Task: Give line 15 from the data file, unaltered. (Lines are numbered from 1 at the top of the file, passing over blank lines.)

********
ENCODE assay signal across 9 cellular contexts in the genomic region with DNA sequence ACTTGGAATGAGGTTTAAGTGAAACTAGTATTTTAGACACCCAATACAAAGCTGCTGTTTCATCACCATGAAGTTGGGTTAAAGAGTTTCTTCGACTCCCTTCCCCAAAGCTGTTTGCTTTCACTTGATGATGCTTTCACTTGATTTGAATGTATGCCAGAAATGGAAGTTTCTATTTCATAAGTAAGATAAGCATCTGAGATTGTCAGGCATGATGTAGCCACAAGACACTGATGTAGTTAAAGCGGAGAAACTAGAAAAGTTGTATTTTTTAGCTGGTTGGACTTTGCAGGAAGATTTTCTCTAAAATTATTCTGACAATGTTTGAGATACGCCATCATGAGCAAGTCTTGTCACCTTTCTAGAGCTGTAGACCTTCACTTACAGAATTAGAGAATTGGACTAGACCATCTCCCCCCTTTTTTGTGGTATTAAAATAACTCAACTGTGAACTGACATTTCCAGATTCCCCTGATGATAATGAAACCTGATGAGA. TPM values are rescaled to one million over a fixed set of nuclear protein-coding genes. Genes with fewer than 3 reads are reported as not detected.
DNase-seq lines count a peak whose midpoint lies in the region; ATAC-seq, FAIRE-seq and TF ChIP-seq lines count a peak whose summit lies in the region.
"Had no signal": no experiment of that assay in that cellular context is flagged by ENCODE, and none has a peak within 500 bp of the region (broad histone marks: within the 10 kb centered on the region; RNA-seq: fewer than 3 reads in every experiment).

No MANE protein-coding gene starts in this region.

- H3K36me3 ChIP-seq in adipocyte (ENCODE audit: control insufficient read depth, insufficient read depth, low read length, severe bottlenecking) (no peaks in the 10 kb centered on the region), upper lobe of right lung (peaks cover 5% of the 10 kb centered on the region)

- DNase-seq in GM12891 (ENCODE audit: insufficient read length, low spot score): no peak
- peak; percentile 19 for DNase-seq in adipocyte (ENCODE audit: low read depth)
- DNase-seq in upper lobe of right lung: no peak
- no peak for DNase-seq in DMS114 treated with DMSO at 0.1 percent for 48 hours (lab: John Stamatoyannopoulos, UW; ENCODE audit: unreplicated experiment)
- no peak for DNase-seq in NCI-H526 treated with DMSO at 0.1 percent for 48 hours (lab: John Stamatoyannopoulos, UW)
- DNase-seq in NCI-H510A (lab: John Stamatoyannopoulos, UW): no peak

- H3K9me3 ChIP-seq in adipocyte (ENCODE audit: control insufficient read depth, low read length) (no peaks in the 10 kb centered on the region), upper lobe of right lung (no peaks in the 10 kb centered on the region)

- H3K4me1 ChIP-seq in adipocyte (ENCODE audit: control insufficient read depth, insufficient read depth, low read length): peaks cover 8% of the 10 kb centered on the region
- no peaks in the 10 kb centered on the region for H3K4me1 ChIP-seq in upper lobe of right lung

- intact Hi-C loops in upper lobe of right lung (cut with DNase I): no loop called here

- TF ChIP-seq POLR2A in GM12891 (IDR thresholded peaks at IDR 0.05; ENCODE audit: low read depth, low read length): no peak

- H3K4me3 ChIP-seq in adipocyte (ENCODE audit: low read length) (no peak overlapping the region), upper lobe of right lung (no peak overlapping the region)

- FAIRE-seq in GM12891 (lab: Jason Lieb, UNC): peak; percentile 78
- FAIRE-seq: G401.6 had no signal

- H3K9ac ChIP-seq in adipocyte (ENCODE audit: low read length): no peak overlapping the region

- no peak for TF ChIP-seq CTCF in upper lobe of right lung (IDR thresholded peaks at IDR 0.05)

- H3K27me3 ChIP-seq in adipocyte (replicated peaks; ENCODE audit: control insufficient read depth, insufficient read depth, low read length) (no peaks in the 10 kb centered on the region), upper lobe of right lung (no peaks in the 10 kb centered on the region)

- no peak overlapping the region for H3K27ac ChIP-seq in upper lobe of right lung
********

- intact Hi-C loops in upper lobe of right lung (cut with DNase I): no loop called here